The Bottom Line
- Gum Fung is closed.
- More - Top 3 Dim Sum Restaurants in Flushing
- Great dim sum.
- Convenient to LIRR and #7 subway.
- Across from large parking lot.
- The helpful dim sum ladies who push the carts loaded wtih tasty nibbles.
- The whole experience sets the day right.
- Could be intimidating to dim sum newbies.
- Limited options for vegetarians.
- At dim sum, what you see is what you get. No menus.
- Gum Fung Address: 136-28 39th Ave, Flushing, Queens, NY, 11354
- Gum Fung Phone: 718-762-8821
- Hours: 9 a.m. - 11 p.m., daily
Dim sum until 4 p.m., daily
- Getting to Gum Fung: LIRR or #7 subway to Main St. Go north on Main and right on 39th Ave.
- Driving to Gum Fung: Grand Central or Van Wyck north to Northern Blvd. Right on Union. See Parking.
- Parking: Municipal lot across from Gum Fung, between 37th and 39th Aves, and Union and 138th Sts.
- Price: Expect to pay $12-$20 per person for dim sum.
- Get there early -- before 11 a.m. -- for the best and most fresh dim sum.
- Paying: Motion to a waiter in red to total up the bill. Then pay the check at the front desk.
- Gum Fung offers a full menu of Cantonese-style Chinese food after 4 p.m.
Guide Review - Dim Sum at Gum Fung in Flushing (CLOSED)
- Gum Fung is closed.
Families crowd the tables in Gum Fung's banquet hall by 10 a.m. on Saturdays and Sundays. You'll see many tables filled with generations of family members, and balloons tied to chairs for kids celebrating birthdays. Smaller groups and couples do go for dim sum, but since the experience is all about sharing and nibbling, more is merrier.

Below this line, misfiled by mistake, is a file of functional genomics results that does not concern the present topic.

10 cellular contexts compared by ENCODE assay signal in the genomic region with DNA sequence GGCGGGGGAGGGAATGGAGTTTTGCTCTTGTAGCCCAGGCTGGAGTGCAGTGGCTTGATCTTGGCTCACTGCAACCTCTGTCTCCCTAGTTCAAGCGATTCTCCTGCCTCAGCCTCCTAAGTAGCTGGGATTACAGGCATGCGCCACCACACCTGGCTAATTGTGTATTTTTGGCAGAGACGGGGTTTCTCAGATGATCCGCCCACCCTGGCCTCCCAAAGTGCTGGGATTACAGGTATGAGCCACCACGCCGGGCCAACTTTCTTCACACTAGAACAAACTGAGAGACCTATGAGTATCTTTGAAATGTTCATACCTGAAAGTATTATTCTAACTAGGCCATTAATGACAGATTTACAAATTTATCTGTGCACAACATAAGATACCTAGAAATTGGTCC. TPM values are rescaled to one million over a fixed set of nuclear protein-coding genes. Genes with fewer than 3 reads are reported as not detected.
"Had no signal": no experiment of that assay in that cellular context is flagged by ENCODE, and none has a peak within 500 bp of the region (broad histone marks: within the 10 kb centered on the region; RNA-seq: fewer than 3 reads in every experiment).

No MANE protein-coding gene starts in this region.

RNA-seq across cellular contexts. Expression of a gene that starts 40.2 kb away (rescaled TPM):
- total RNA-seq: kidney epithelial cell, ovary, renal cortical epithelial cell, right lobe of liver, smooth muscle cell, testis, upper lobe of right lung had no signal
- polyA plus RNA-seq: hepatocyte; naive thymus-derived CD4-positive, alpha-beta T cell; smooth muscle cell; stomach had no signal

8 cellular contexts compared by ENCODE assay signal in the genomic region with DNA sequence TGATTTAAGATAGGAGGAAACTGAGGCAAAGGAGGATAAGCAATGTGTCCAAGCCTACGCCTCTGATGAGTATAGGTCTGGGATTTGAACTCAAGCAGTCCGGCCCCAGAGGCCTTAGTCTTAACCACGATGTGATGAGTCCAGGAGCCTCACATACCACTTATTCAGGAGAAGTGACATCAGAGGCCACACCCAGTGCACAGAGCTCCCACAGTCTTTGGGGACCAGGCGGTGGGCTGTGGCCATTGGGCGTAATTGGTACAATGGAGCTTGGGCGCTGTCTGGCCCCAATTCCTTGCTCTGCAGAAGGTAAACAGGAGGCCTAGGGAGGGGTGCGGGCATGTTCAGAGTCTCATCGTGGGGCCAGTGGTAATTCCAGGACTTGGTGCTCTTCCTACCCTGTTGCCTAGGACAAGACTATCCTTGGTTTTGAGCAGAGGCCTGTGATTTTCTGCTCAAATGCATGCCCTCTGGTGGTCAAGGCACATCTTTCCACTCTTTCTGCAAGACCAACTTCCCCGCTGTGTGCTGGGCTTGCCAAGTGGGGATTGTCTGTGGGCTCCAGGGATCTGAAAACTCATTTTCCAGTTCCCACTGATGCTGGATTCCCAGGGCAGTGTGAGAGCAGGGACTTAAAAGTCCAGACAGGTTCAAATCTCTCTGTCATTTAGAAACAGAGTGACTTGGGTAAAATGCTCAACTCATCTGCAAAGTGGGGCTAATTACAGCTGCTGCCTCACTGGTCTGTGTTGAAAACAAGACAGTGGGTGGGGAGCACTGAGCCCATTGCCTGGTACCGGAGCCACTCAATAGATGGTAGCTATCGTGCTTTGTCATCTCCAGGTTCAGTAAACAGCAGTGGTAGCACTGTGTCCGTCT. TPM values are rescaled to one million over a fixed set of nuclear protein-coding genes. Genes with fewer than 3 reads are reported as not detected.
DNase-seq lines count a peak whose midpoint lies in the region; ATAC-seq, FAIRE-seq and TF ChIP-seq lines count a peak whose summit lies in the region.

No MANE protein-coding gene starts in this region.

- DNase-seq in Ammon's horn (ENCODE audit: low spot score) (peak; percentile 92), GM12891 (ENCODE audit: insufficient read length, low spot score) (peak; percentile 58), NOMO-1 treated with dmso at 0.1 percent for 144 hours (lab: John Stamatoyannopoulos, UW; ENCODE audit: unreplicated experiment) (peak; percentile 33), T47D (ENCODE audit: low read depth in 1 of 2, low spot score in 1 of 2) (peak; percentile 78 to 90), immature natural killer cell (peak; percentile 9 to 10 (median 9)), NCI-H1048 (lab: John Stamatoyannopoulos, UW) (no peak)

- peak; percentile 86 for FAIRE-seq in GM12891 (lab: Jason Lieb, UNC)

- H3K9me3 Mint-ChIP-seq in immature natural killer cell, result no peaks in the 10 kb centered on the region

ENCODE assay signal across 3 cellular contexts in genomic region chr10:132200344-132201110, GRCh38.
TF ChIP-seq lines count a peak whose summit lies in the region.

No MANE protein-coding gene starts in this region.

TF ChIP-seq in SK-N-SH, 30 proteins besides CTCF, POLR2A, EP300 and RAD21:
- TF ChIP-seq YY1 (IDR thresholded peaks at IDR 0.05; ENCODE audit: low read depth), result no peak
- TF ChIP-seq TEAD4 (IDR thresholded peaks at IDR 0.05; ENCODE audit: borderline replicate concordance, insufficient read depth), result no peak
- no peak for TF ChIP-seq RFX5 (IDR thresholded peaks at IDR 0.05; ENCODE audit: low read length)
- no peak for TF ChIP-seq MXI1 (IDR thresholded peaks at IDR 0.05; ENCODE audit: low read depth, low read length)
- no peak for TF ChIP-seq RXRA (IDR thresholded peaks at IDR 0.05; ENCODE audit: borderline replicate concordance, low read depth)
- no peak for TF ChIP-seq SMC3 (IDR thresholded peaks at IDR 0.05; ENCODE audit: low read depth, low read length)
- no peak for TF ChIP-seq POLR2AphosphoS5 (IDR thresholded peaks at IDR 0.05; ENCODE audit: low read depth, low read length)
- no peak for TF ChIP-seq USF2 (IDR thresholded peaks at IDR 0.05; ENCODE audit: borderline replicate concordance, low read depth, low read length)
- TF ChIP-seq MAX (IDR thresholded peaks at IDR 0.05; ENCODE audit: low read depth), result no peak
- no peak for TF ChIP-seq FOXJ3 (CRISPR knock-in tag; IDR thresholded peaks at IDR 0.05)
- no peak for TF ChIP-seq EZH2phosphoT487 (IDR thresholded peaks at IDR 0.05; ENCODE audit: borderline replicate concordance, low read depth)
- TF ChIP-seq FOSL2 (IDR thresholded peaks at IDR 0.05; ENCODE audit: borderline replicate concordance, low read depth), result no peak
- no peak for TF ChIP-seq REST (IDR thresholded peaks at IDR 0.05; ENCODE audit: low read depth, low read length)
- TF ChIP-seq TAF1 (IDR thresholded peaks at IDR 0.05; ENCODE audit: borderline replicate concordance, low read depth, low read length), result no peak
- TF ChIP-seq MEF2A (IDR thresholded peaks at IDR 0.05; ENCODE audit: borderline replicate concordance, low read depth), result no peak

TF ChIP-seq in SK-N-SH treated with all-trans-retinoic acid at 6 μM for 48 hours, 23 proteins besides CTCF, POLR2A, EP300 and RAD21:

Dim sum isn't a type of food, but a type of meal, made up of snacks, and always served with tea. As you sit, carts piled with small baskets of dim sum are pushed by your table. Each cart has its specialty. If you see something you like, ask for it. Or ask for something similar. For instance, the dumpling cart lady always offers first har gow, or shrimp dumplings (steamed, light, delicate, and delicious), to our table. But the same cart has siu mai and dumplings packed with vegetables or a mix of veggies and seafood.
Expect dumplings, shellfish, homemade tofu, rolls made of rice paper stuffed with meat, fried spring rolls, and steamed buns -- char siu bao -- filled with gorgeous roast pork. The dessert carts hold sweet custard tarts, jello, puddings, and chewy sesame seed balls.
It's best to start with steamed foods, moved to fried, and finish with dessert. The women pushing the dim sum carts also push their dishes, offering the more popular delights without prompting.